Fierce Winds Feed Flames in Zabaikalsky Fires

Gale-force winds are making it difficult for firefighters to put out blazes in the Zabaikalsky region. Above, a fire in a Ryazan region forest in 2010. Maxim Stulov

Firefighters battled adverse weather conditions Friday as they struggled to control wildfires on the Mongolian border.

Steppe fires fueled by strong winds destroyed 20 houses in the southern part of the Zabaikalsky region Thursday night and early Friday.

Firefighting aircraft dispatched to help extinguish fires in a remote part of the Zabaikalsky region were grounded at least until Saturday morning because the same gale-force winds that are spreading the fire make it impossible to fly, regional governor Ravil Geniatulin said.

"We cannot use the air force because of strong winds, simply terrifyingly strong winds, and secondly because the lakes are still frozen, so it is impossible [for the plane] to take on water,"  Geniatulin told Prime Minister Vladimir Putin via video link Friday, according to a transcript of the conversation on the government's website.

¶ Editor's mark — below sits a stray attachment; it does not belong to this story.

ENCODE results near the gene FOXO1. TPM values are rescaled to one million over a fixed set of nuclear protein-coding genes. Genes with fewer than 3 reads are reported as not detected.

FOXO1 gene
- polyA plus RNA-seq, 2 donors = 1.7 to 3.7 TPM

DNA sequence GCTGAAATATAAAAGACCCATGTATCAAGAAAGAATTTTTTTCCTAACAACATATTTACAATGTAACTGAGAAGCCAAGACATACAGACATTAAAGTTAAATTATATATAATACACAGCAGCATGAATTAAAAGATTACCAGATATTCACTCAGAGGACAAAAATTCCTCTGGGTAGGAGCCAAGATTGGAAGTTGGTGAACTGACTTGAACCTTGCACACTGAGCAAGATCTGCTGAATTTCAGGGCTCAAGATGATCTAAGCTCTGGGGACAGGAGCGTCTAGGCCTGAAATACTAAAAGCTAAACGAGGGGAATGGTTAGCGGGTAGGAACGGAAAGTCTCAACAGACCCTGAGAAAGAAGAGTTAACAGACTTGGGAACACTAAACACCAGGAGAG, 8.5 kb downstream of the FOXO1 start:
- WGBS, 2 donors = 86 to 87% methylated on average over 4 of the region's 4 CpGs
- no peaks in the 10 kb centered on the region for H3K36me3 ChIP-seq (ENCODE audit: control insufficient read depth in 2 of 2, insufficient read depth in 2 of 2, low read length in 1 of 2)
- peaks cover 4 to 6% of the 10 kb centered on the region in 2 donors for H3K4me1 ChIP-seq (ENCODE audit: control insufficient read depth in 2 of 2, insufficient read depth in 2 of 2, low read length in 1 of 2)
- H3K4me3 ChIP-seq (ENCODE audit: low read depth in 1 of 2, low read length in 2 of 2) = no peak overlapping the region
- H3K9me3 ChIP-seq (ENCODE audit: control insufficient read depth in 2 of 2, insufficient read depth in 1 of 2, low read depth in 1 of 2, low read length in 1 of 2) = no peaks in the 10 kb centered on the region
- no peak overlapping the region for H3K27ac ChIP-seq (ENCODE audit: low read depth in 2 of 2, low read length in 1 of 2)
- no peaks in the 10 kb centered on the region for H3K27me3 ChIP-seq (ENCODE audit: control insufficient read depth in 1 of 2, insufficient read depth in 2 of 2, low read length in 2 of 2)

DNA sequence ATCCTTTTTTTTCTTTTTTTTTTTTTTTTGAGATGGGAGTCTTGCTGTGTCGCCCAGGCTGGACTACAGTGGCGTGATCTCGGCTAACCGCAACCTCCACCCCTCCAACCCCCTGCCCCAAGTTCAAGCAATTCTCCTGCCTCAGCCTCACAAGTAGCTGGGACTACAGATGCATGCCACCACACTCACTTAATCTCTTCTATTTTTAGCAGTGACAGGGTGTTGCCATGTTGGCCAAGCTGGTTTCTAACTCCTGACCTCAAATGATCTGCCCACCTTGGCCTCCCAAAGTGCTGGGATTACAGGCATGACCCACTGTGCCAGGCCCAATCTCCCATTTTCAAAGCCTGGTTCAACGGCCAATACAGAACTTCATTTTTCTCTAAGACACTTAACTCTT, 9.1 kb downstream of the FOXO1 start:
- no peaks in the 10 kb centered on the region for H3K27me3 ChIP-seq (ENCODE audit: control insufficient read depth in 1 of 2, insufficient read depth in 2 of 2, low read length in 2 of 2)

Geniatulin said the fire that destroyed 20 houses in the village of Onon-Baza had been put out by Friday morning.

He promised to begin rebuilding the destroyed houses by summer. The regional administration has appealed to Moscow for financial assistance in looking after those made homeless by the fires, his office said Friday.

Officials in the region's Aginsky district told Interfax Siberia that the steppe fires were still burning, but said there was no threat to people or property.

Fires this year have also affected Primorye region in the Far East, where firefighters said they had put out five of six forest fires Friday. Meanwhile, reed bed fires that broke out in Astrakhan Nature Reserve in the Volga delta late last month are thought to be burning still.

Wildfires could threaten over 12,000 cities, towns and villages in the coming year, an Emergency Situations Ministry forecaster said Friday, RIA-Novosti reported. The Sverdlovsk, Chelyabinsk, Tyumen, Omsk and Amur regions are particularly vulnerable, he said.

Wildfires affected 1.67 million hectares of land last year, according to the Emergency Situations Ministry, and 2.45 million in 2010, when smog from burning forests and peat bogs smothered Moscow.

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